The material then rapidly coagulates in the AquaCycle tank, resulting in a thick sludge that settles at the bottom.
Process water overflows from the tank's top into a recycled water storage tank, where it is reused throughout the system.
After that, the sludge is squeezed in a device known as a “press” to dewater it, making a “filter cake”. This nutrient-rich clay-like substance can be combined with soils in land restoration efforts.
However, after all that, there remains a small residue of non-recyclable waste, and that is disposed as follows;
Disposal of Non-recyclable Waste
Landfilling and energy from waste, including incineration (combustion) processes
As we have indicated earlier, both landfilling and energy-from-waste processes have negative environmental implications and are subject to strict regulations to minimize their impact.
While landfilling is still a common method of street sweepings waste disposal in the UK, energy from waste (often available for street sweepings at a similar gate-fee price to landfilling) provides a means to reduce the volume of waste.
The higher calorific content may optionally be incinerated to recover energy from waste materials. To dispose of the hazardous content in the ash, the incineration ash is either landfilled or further treated by encapsulation.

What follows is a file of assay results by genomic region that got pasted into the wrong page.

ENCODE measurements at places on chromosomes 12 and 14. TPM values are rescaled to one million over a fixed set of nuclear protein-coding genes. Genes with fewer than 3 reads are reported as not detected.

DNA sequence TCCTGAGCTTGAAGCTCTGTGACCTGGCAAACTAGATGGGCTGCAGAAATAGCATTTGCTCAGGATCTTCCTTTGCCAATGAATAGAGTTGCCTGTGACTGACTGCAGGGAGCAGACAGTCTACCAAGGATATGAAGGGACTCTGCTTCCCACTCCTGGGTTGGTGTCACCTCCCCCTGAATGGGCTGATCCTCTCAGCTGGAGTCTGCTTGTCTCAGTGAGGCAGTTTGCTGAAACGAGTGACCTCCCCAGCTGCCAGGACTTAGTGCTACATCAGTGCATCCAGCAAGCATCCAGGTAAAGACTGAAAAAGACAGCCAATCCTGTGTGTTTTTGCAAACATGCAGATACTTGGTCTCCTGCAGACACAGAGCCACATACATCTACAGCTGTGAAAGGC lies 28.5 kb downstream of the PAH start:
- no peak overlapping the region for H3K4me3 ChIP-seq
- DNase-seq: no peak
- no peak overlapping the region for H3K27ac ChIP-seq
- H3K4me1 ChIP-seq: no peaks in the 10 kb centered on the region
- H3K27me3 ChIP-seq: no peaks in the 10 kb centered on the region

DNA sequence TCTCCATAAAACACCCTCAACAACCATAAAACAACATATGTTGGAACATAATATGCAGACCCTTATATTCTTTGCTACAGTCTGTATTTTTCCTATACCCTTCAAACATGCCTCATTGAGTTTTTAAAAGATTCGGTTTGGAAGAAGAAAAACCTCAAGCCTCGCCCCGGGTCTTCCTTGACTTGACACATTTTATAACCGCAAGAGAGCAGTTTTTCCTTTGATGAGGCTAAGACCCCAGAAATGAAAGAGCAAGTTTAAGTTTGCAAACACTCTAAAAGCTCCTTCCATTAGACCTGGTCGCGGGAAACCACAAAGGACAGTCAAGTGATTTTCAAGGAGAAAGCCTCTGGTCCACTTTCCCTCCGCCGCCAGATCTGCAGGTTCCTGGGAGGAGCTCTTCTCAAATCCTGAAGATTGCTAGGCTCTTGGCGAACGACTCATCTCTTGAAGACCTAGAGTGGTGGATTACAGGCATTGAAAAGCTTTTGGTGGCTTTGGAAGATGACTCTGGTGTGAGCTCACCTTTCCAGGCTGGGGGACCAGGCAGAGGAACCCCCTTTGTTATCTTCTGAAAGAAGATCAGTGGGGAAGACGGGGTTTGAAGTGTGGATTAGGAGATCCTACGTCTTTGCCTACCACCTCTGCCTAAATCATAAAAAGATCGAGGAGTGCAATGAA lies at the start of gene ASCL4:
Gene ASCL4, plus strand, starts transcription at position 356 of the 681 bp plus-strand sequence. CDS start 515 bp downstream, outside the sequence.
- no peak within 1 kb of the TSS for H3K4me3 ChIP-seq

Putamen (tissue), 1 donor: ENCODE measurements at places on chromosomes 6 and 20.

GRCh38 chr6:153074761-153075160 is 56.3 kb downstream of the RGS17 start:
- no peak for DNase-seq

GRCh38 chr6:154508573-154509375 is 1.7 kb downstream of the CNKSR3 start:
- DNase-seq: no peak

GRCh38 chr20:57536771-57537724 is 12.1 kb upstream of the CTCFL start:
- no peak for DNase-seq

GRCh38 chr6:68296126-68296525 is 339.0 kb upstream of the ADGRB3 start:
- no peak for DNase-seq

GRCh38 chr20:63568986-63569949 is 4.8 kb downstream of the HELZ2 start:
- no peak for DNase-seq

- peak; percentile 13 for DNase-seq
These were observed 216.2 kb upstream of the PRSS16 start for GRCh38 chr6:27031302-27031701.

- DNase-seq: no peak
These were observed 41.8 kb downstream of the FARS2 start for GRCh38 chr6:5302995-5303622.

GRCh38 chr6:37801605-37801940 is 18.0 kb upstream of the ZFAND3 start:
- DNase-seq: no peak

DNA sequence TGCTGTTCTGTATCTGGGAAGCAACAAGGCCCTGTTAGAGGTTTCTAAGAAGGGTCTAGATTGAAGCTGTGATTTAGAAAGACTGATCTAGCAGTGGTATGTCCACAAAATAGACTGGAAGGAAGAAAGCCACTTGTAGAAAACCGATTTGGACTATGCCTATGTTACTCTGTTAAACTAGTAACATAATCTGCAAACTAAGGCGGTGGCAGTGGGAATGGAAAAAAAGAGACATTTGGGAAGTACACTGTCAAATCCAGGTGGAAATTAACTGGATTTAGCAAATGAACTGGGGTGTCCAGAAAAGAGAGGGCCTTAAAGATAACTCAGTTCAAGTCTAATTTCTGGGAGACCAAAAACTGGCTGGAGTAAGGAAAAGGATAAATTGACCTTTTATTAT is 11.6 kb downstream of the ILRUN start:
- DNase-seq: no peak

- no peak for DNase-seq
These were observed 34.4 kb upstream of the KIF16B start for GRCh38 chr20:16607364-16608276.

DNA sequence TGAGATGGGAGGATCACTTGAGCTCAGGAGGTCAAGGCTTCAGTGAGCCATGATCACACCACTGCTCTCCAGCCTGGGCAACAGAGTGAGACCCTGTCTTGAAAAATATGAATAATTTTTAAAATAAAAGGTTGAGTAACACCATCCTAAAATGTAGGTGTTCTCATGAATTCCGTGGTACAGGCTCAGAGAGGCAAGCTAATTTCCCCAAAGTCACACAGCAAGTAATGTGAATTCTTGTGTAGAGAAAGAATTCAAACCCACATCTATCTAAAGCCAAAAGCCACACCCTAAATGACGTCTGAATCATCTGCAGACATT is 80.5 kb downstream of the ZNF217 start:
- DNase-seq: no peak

Case Study 2. Recycling of Street Sweeper Waste in Bern, Switzerland
The Bern municipality reported in a recent article on their experience of plastics recycling from street waste, the challenges they overcame in recycling street sweeper waste, and their own street-sweeping success story.
Bern City's Street Cleaning Scope and Cost
We have summarised Bern's street cleaning responsibilities in the bullet points below. We have also included the cost information they have provided.
We were unable to find any other comparable cost data published on the costs of street waste and street sweepings from any other source. However, a summary of the quantities and costs of street waste collection in Bern, including financial values in Euros and US dollars, is provided below:
- Bern's public space: 4.1 million square meters.
- Number of city litter boxes: 1,300, emptied up to 10 times daily.
- Street refuse collected in 2013: 3,113 tons.
- Annual cost for street cleaning and waste disposal: CHF 30 million (approximately €28 million or $30 million USD).
- Cleaning cost per resident per year: CHF 200 (around €190 or $200 USD).
For detailed information, please refer to the article on SWI swissinfo.ch.
Case Study 3: Grundon's UK Approach to Road & Street Sweeping Waste
Grundon Waste Management is at the forefront of the UK's waste management industry, renowned for its innovative and sustainable approach to handling waste.
Grundon provides comprehensive services, from recycling and waste collection to the disposal of hazardous materials. Their investment in cutting-edge technology underscores their commitment to reducing environmental impact and promoting the circular economy.
Grundon Waste Management has established a ground-breaking city and rural road sweeper waste recycling facility at Ewelme, in Oxfordshire, that sheds light on the context of local authorities struggling to maintain and improve recycling rates.